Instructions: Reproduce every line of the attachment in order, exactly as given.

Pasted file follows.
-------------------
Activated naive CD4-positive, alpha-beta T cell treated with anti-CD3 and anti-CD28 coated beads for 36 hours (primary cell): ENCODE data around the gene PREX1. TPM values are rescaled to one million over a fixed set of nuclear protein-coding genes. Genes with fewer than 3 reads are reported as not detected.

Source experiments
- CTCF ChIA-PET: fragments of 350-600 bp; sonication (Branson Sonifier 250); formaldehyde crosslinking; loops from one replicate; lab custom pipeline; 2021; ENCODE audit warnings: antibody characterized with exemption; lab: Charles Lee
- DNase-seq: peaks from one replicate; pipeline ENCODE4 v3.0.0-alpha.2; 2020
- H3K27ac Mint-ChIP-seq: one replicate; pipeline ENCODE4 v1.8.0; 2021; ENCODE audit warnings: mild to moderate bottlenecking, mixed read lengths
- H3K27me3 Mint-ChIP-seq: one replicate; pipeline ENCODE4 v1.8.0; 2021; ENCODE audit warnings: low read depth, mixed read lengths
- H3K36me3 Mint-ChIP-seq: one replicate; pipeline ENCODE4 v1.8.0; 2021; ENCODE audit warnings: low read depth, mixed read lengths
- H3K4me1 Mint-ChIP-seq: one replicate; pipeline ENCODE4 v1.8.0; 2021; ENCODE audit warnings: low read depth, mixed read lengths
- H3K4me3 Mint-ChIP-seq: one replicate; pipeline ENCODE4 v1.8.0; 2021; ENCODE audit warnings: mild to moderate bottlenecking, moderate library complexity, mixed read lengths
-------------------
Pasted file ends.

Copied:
Activated naive CD4-positive, alpha-beta T cell treated with anti-CD3 and anti-CD28 coated beads for 36 hours (primary cell): ENCODE data around the gene PREX1. TPM values are rescaled to one million over a fixed set of nuclear protein-coding genes. Genes with fewer than 3 reads are reported as not detected.

Source experiments
- CTCF ChIA-PET: fragments of 350-600 bp; sonication (Branson Sonifier 250); formaldehyde crosslinking; loops from one replicate; lab custom pipeline; 2021; ENCODE audit warnings: antibody characterized with exemption; lab: Charles Lee
- DNase-seq: peaks from one replicate; pipeline ENCODE4 v3.0.0-alpha.2; 2020
- H3K27ac Mint-ChIP-seq: one replicate; pipeline ENCODE4 v1.8.0; 2021; ENCODE audit warnings: mild to moderate bottlenecking, mixed read lengths
- H3K27me3 Mint-ChIP-seq: one replicate; pipeline ENCODE4 v1.8.0; 2021; ENCODE audit warnings: low read depth, mixed read lengths
- H3K36me3 Mint-ChIP-seq: one replicate; pipeline ENCODE4 v1.8.0; 2021; ENCODE audit warnings: low read depth, mixed read lengths
- H3K4me1 Mint-ChIP-seq: one replicate; pipeline ENCODE4 v1.8.0; 2021; ENCODE audit warnings: low read depth, mixed read lengths
- H3K4me3 Mint-ChIP-seq: one replicate; pipeline ENCODE4 v1.8.0; 2021; ENCODE audit warnings: mild to moderate bottlenecking, moderate library complexity, mixed read lengths